Handbook on Global Constitutionalism
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Handbook on Global Constitutionalism

Edited by Anthony F. Lang and Antje Wiener

This Handbook introduces scholars and students to the history, philosophy, and evidence of global constitutionalism. Contributors provide their insights from law, politics, international relations, philosophy, and history, drawing on diverse frameworks and empirical data sets. Across them all, however, is a recognition that the international order cannot be understood without an understanding of constitutional theory. The Handbook will define this field of inquiry for the next generation by bringing together some of the leading contemporary scholars.
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Chapter 18: Human rights as transnational constitutional law

Samantha Besson

Abstract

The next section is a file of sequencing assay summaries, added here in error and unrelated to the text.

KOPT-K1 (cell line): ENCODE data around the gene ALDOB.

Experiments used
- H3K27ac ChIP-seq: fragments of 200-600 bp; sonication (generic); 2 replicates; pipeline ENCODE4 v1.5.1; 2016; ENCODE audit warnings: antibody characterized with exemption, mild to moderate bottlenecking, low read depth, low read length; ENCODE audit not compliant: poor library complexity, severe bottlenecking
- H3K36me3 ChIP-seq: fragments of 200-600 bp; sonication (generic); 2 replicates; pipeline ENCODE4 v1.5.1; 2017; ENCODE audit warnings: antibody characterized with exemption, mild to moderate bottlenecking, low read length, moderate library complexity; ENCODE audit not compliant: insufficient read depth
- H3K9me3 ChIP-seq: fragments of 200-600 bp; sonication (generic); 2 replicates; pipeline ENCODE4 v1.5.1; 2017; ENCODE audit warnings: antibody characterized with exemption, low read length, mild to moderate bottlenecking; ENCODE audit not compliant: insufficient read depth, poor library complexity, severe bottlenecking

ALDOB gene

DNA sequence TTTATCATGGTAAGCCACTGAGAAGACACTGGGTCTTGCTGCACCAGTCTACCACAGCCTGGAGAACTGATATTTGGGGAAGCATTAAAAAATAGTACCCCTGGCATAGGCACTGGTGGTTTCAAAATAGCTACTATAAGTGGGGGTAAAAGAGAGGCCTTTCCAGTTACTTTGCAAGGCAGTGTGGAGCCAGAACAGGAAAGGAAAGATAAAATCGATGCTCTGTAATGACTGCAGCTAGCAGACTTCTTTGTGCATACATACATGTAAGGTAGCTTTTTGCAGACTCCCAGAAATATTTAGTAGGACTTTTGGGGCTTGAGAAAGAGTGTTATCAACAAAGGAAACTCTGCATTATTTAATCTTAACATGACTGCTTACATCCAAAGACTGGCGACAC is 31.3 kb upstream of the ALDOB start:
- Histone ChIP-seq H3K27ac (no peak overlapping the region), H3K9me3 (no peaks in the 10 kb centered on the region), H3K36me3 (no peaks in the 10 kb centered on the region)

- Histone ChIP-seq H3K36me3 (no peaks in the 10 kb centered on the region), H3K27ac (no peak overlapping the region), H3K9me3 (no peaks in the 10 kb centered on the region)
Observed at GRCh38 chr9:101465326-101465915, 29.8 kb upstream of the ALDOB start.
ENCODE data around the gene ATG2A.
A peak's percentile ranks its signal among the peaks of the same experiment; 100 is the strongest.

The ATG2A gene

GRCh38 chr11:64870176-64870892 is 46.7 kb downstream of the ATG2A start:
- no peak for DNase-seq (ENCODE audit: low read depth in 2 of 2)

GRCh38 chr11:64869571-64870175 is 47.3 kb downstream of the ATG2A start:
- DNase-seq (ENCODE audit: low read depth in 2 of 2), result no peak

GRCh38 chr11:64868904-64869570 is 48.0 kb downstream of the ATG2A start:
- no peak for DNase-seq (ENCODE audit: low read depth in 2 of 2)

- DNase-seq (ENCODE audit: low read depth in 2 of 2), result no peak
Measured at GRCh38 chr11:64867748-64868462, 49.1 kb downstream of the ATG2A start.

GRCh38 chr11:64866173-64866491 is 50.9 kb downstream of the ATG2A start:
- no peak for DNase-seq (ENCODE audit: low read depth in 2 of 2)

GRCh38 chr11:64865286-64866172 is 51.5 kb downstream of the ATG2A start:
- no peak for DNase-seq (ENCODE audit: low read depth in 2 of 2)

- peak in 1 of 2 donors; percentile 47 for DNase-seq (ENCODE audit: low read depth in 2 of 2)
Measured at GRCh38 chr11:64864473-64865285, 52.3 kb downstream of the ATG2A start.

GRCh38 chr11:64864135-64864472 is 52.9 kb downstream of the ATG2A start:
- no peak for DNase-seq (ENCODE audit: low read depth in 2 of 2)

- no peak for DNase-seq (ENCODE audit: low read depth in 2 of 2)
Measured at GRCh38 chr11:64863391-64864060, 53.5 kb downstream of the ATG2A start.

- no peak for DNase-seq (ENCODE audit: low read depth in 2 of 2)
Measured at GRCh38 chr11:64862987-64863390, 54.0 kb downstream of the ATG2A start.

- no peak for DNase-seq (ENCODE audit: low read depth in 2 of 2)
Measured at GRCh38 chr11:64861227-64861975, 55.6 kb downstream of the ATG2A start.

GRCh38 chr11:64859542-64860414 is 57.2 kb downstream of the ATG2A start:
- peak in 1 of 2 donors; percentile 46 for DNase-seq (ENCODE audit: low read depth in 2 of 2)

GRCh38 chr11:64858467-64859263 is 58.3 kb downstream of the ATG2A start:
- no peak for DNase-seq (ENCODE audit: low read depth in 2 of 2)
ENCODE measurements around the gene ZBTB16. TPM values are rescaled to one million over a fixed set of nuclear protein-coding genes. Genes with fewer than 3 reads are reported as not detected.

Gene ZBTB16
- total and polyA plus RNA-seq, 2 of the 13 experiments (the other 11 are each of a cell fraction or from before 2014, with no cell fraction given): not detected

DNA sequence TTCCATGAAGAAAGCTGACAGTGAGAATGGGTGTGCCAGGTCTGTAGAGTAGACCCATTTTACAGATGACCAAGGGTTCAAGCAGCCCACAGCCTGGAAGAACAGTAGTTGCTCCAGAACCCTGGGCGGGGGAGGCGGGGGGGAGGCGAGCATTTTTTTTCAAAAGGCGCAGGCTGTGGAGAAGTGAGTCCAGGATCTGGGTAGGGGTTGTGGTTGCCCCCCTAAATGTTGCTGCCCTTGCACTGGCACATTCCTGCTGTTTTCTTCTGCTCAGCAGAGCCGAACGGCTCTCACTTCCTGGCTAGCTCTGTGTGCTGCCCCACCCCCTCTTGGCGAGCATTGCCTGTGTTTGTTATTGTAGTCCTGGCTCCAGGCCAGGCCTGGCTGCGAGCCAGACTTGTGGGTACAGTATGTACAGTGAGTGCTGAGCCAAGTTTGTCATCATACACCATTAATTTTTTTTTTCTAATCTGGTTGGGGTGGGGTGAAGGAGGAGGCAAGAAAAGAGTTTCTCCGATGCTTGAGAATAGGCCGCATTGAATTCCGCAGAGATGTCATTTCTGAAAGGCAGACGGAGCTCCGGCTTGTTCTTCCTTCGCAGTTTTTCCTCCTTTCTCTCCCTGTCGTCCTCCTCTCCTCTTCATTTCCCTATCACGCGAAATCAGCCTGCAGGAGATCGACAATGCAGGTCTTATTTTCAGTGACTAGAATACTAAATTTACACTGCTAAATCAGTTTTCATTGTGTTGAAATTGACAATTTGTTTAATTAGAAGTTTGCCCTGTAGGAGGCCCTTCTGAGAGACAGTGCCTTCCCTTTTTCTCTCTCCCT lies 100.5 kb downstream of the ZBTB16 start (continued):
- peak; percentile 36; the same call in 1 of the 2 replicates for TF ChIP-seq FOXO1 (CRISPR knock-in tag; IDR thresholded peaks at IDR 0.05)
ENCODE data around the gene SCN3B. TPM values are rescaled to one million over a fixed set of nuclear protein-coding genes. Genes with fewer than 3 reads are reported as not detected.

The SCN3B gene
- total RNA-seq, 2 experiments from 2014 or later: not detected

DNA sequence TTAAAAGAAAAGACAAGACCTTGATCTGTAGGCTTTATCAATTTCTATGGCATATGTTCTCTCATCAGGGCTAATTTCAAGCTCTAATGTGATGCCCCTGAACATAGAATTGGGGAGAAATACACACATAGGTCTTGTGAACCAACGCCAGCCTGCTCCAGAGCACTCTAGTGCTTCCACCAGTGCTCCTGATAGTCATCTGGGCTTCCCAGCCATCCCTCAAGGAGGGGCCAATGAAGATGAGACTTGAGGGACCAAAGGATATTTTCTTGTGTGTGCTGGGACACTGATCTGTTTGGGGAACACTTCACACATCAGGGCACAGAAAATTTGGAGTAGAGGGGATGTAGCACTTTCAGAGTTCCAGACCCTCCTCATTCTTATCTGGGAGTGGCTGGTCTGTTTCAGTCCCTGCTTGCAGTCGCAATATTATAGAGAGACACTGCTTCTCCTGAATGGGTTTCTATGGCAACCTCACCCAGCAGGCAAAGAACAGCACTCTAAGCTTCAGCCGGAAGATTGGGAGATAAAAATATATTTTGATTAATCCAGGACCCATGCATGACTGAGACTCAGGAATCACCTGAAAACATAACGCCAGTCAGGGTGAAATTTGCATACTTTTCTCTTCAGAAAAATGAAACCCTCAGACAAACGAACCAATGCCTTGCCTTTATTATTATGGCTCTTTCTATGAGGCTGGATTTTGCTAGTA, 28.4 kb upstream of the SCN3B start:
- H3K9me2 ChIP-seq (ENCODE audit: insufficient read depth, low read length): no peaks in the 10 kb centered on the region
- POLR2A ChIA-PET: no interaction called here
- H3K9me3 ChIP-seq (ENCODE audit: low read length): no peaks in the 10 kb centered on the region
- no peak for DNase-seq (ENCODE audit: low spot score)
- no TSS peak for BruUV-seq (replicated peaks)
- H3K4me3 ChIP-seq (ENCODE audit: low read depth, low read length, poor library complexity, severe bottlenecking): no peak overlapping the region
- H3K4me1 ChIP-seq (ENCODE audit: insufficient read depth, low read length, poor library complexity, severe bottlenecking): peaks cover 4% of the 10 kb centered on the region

The dual constitutionality of human rights, when they are protected through both domestic constitutional and international law, is a well-established dimension of the contemporary practice of human rights. Instead of exploring, as others have done before, how domestic constitutional law has been internationalized by international human rights law, on the one hand, or how international law has been constitutionalized through human rights law, on the other, this chapter addresses domestic and international human rights law together in an integrated fashion. This is what it refers to as transnational human rights law. The transnationality of human rights law corresponds to the complementary processes through which domestic and international human rights laws are made and specified, and hence mutually validated and legitimated. After some clarifications of the concept of transnationality in law in general and in human rights law in particular, the chapter justifies the transnationality of human rights law on democratic and epistemic grounds, before drawing implications for its determination methods, that is, human rights comparison and the transnational human rights consensus it thereby identifies.

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